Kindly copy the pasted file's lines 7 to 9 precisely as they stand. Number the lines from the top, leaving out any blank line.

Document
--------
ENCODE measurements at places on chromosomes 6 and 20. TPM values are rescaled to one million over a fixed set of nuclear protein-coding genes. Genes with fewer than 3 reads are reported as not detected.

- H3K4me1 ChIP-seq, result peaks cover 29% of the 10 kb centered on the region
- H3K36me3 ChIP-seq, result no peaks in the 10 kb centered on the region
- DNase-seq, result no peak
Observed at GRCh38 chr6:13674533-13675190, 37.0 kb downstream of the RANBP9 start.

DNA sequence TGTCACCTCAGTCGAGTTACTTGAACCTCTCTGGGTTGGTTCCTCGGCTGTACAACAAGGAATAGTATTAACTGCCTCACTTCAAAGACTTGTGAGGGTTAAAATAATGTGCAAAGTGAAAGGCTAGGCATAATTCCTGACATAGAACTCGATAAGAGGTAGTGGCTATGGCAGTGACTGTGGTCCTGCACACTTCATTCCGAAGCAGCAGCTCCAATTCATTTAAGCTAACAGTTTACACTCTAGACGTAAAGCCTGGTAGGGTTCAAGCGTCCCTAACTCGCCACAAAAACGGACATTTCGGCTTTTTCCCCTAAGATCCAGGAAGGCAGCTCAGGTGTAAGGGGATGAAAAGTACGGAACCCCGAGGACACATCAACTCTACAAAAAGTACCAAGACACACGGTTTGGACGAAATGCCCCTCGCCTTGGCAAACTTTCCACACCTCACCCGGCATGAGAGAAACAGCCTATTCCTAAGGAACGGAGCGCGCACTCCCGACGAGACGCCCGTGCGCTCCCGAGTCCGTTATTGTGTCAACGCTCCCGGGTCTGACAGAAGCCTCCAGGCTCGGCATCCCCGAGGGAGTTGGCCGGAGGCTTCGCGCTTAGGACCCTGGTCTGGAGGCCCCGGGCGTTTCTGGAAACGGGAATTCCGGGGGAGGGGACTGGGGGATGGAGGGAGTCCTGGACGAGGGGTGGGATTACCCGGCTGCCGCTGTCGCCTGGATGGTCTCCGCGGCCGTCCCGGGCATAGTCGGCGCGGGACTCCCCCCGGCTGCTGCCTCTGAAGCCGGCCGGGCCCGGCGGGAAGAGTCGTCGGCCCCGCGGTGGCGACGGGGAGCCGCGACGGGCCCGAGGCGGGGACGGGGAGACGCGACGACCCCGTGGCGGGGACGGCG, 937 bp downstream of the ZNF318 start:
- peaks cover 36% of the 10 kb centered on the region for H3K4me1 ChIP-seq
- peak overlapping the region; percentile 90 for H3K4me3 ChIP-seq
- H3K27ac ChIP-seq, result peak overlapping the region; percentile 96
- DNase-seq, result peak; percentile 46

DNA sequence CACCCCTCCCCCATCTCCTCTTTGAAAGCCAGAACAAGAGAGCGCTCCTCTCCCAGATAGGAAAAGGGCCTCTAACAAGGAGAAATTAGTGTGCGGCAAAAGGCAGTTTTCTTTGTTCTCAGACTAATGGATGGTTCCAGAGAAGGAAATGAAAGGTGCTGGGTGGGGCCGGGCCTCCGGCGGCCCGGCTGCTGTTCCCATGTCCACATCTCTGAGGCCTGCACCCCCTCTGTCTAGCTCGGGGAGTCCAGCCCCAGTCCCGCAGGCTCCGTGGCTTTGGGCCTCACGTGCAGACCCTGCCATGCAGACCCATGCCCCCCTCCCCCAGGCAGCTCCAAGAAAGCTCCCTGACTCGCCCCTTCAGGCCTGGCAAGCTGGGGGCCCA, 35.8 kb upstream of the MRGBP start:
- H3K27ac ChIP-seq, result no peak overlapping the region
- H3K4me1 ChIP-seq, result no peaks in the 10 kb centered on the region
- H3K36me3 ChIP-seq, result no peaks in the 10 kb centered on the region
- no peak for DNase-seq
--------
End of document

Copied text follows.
- peaks cover 36% of the 10 kb centered on the region for H3K4me1 ChIP-seq
- peak overlapping the region; percentile 90 for H3K4me3 ChIP-seq
- H3K27ac ChIP-seq, result peak overlapping the region; percentile 96